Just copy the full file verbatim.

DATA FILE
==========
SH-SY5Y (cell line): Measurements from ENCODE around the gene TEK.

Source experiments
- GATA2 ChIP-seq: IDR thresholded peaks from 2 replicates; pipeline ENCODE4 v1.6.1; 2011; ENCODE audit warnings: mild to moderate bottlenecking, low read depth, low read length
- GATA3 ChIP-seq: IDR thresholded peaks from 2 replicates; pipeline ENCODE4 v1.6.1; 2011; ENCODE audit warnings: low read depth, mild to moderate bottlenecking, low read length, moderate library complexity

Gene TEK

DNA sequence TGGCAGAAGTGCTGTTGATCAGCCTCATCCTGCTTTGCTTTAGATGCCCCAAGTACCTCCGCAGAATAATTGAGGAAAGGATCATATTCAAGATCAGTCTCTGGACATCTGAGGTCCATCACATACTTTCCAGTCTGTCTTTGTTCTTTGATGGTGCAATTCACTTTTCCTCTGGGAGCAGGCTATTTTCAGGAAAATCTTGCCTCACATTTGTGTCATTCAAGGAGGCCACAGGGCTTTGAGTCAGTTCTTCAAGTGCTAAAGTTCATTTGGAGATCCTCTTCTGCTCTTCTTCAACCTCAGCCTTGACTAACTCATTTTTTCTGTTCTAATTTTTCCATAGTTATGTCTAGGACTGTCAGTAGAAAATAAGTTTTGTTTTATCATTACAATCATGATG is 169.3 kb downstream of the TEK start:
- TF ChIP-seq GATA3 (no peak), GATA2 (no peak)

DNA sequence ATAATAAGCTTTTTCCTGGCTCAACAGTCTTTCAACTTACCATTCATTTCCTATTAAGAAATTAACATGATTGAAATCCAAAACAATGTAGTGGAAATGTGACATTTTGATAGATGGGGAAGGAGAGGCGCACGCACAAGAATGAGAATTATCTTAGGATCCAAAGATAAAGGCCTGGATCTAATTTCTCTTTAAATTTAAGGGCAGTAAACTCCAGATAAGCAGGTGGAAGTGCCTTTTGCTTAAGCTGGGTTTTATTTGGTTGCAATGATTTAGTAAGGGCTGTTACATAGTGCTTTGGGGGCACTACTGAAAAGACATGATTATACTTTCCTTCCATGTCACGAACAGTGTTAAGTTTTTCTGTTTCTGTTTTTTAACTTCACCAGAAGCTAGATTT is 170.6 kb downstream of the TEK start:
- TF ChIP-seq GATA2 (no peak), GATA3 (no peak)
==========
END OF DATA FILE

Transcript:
SH-SY5Y (cell line): Measurements from ENCODE around the gene TEK.

Source experiments
- GATA2 ChIP-seq: IDR thresholded peaks from 2 replicates; pipeline ENCODE4 v1.6.1; 2011; ENCODE audit warnings: mild to moderate bottlenecking, low read depth, low read length
- GATA3 ChIP-seq: IDR thresholded peaks from 2 replicates; pipeline ENCODE4 v1.6.1; 2011; ENCODE audit warnings: low read depth, mild to moderate bottlenecking, low read length, moderate library complexity

Gene TEK

DNA sequence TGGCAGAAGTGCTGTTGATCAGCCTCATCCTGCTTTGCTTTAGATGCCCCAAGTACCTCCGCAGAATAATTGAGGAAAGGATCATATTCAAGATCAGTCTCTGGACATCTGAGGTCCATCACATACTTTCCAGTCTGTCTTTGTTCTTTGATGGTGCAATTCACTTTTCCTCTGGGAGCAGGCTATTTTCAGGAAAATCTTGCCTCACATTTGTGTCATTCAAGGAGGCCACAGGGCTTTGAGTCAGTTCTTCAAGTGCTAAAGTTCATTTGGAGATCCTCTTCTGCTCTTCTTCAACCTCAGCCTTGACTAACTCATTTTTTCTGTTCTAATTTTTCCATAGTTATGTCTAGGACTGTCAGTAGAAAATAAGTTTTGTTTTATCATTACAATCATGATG is 169.3 kb downstream of the TEK start:
- TF ChIP-seq GATA3 (no peak), GATA2 (no peak)

DNA sequence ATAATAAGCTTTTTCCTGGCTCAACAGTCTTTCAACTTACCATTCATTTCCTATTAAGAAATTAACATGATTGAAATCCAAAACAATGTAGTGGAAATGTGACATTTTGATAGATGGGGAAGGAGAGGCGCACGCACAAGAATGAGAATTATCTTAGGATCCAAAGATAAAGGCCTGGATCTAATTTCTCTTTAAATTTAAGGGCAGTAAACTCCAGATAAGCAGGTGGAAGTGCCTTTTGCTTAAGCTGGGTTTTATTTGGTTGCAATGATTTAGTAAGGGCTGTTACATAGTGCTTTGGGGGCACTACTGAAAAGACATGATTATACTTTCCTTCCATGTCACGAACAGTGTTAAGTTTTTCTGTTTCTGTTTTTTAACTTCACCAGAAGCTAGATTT is 170.6 kb downstream of the TEK start:
- TF ChIP-seq GATA2 (no peak), GATA3 (no peak)